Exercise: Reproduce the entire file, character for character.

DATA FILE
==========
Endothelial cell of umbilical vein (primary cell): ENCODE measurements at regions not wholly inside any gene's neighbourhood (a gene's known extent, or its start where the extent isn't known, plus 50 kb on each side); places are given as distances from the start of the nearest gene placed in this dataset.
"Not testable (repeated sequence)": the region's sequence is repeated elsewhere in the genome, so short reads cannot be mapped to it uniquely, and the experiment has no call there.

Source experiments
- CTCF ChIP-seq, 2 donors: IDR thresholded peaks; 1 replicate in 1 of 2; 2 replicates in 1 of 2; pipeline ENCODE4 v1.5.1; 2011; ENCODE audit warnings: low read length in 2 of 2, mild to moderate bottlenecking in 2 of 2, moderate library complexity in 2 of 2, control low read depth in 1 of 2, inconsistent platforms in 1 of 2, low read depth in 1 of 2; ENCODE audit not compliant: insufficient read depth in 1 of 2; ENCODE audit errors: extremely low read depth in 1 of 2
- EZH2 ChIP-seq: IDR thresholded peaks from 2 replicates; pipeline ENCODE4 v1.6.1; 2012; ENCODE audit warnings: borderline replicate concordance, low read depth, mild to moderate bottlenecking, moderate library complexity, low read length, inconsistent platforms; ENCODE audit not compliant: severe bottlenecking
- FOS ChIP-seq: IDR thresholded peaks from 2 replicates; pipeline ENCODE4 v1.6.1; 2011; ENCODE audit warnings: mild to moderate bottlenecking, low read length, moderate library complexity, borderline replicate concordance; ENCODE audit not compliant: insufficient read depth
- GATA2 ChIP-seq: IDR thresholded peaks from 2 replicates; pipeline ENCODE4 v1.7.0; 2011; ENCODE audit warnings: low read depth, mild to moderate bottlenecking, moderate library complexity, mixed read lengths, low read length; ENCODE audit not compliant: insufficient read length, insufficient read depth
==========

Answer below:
Endothelial cell of umbilical vein (primary cell): ENCODE measurements at regions not wholly inside any gene's neighbourhood (a gene's known extent, or its start where the extent isn't known, plus 50 kb on each side); places are given as distances from the start of the nearest gene placed in this dataset.
"Not testable (repeated sequence)": the region's sequence is repeated elsewhere in the genome, so short reads cannot be mapped to it uniquely, and the experiment has no call there.

Source experiments
- CTCF ChIP-seq, 2 donors: IDR thresholded peaks; 1 replicate in 1 of 2; 2 replicates in 1 of 2; pipeline ENCODE4 v1.5.1; 2011; ENCODE audit warnings: low read length in 2 of 2, mild to moderate bottlenecking in 2 of 2, moderate library complexity in 2 of 2, control low read depth in 1 of 2, inconsistent platforms in 1 of 2, low read depth in 1 of 2; ENCODE audit not compliant: insufficient read depth in 1 of 2; ENCODE audit errors: extremely low read depth in 1 of 2
- EZH2 ChIP-seq: IDR thresholded peaks from 2 replicates; pipeline ENCODE4 v1.6.1; 2012; ENCODE audit warnings: borderline replicate concordance, low read depth, mild to moderate bottlenecking, moderate library complexity, low read length, inconsistent platforms; ENCODE audit not compliant: severe bottlenecking
- FOS ChIP-seq: IDR thresholded peaks from 2 replicates; pipeline ENCODE4 v1.6.1; 2011; ENCODE audit warnings: mild to moderate bottlenecking, low read length, moderate library complexity, borderline replicate concordance; ENCODE audit not compliant: insufficient read depth
- GATA2 ChIP-seq: IDR thresholded peaks from 2 replicates; pipeline ENCODE4 v1.7.0; 2011; ENCODE audit warnings: low read depth, mild to moderate bottlenecking, moderate library complexity, mixed read lengths, low read length; ENCODE audit not compliant: insufficient read length, insufficient read depth